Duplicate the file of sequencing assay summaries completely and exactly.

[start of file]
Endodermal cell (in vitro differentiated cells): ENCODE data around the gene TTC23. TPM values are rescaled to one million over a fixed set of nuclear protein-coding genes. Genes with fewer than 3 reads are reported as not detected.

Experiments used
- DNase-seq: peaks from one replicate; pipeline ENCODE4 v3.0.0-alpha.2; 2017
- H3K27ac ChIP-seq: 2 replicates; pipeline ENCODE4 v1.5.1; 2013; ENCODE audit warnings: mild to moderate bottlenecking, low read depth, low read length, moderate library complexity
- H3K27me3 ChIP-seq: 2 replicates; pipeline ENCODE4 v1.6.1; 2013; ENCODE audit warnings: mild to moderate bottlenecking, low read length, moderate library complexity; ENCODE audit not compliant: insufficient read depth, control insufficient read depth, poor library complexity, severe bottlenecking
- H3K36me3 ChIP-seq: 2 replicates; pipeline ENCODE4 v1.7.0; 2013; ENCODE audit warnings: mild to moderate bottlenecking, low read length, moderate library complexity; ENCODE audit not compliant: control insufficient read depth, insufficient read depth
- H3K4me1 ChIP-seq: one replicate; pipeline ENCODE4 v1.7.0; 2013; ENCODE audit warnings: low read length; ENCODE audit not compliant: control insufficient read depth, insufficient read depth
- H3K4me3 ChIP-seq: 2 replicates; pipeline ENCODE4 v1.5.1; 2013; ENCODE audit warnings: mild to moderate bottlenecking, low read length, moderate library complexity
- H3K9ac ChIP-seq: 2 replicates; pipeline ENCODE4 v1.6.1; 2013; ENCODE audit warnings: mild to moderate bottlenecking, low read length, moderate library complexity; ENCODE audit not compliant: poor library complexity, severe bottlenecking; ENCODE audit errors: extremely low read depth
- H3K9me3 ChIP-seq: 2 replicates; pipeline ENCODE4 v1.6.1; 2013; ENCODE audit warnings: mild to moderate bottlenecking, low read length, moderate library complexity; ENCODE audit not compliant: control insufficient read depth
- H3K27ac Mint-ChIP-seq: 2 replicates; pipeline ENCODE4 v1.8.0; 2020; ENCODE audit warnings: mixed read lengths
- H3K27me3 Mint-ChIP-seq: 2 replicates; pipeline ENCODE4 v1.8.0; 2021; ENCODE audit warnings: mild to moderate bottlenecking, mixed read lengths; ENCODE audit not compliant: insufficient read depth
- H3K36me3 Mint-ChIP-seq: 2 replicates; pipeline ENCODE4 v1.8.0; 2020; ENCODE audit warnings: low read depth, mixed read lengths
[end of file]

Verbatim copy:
Endodermal cell (in vitro differentiated cells): ENCODE data around the gene TTC23. TPM values are rescaled to one million over a fixed set of nuclear protein-coding genes. Genes with fewer than 3 reads are reported as not detected.

Experiments used
- DNase-seq: peaks from one replicate; pipeline ENCODE4 v3.0.0-alpha.2; 2017
- H3K27ac ChIP-seq: 2 replicates; pipeline ENCODE4 v1.5.1; 2013; ENCODE audit warnings: mild to moderate bottlenecking, low read depth, low read length, moderate library complexity
- H3K27me3 ChIP-seq: 2 replicates; pipeline ENCODE4 v1.6.1; 2013; ENCODE audit warnings: mild to moderate bottlenecking, low read length, moderate library complexity; ENCODE audit not compliant: insufficient read depth, control insufficient read depth, poor library complexity, severe bottlenecking
- H3K36me3 ChIP-seq: 2 replicates; pipeline ENCODE4 v1.7.0; 2013; ENCODE audit warnings: mild to moderate bottlenecking, low read length, moderate library complexity; ENCODE audit not compliant: control insufficient read depth, insufficient read depth
- H3K4me1 ChIP-seq: one replicate; pipeline ENCODE4 v1.7.0; 2013; ENCODE audit warnings: low read length; ENCODE audit not compliant: control insufficient read depth, insufficient read depth
- H3K4me3 ChIP-seq: 2 replicates; pipeline ENCODE4 v1.5.1; 2013; ENCODE audit warnings: mild to moderate bottlenecking, low read length, moderate library complexity
- H3K9ac ChIP-seq: 2 replicates; pipeline ENCODE4 v1.6.1; 2013; ENCODE audit warnings: mild to moderate bottlenecking, low read length, moderate library complexity; ENCODE audit not compliant: poor library complexity, severe bottlenecking; ENCODE audit errors: extremely low read depth
- H3K9me3 ChIP-seq: 2 replicates; pipeline ENCODE4 v1.6.1; 2013; ENCODE audit warnings: mild to moderate bottlenecking, low read length, moderate library complexity; ENCODE audit not compliant: control insufficient read depth
- H3K27ac Mint-ChIP-seq: 2 replicates; pipeline ENCODE4 v1.8.0; 2020; ENCODE audit warnings: mixed read lengths
- H3K27me3 Mint-ChIP-seq: 2 replicates; pipeline ENCODE4 v1.8.0; 2021; ENCODE audit warnings: mild to moderate bottlenecking, mixed read lengths; ENCODE audit not compliant: insufficient read depth
- H3K36me3 Mint-ChIP-seq: 2 replicates; pipeline ENCODE4 v1.8.0; 2020; ENCODE audit warnings: low read depth, mixed read lengths